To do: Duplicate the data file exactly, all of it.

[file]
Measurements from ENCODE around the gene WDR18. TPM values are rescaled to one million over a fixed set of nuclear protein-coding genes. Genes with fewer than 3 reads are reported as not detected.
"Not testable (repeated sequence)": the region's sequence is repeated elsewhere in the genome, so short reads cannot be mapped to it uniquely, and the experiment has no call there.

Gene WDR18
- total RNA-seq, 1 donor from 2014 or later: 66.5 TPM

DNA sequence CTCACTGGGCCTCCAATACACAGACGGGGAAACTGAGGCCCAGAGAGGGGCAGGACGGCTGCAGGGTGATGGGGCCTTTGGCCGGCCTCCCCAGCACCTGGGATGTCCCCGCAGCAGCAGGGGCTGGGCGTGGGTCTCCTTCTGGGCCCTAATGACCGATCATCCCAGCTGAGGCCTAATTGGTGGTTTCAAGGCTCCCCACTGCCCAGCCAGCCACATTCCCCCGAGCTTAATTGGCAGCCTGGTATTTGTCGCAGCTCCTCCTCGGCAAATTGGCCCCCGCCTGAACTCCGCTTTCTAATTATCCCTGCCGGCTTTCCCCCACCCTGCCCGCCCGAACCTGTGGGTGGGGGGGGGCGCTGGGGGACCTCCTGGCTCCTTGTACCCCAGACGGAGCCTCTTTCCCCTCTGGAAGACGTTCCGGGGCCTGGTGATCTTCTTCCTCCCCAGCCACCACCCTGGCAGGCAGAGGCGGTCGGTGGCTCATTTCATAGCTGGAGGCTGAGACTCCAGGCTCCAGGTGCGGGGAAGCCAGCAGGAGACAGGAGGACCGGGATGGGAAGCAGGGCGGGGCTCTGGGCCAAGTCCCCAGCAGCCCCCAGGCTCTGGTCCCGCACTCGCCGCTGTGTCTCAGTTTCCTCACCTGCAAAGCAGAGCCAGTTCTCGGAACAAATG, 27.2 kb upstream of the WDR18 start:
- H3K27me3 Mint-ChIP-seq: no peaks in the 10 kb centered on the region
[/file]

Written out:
Measurements from ENCODE around the gene WDR18. TPM values are rescaled to one million over a fixed set of nuclear protein-coding genes. Genes with fewer than 3 reads are reported as not detected.
"Not testable (repeated sequence)": the region's sequence is repeated elsewhere in the genome, so short reads cannot be mapped to it uniquely, and the experiment has no call there.

Gene WDR18
- total RNA-seq, 1 donor from 2014 or later: 66.5 TPM

DNA sequence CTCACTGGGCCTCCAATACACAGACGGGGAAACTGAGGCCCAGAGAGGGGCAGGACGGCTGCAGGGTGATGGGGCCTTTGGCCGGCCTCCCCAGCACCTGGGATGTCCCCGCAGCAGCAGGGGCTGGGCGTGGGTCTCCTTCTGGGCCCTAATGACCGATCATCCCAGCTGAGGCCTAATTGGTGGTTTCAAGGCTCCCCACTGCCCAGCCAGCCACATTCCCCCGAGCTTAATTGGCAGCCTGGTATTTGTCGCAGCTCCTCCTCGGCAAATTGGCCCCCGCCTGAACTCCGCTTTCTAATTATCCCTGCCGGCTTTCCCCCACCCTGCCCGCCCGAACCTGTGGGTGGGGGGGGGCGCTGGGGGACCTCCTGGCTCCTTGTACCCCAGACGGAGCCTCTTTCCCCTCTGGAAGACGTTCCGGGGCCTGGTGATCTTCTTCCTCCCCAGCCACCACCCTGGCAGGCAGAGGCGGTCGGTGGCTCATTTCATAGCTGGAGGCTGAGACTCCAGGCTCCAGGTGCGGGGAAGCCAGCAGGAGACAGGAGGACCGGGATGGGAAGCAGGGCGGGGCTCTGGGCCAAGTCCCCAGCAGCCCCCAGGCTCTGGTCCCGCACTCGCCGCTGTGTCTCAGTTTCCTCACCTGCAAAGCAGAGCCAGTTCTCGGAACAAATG, 27.2 kb upstream of the WDR18 start:
- H3K27me3 Mint-ChIP-seq: no peaks in the 10 kb centered on the region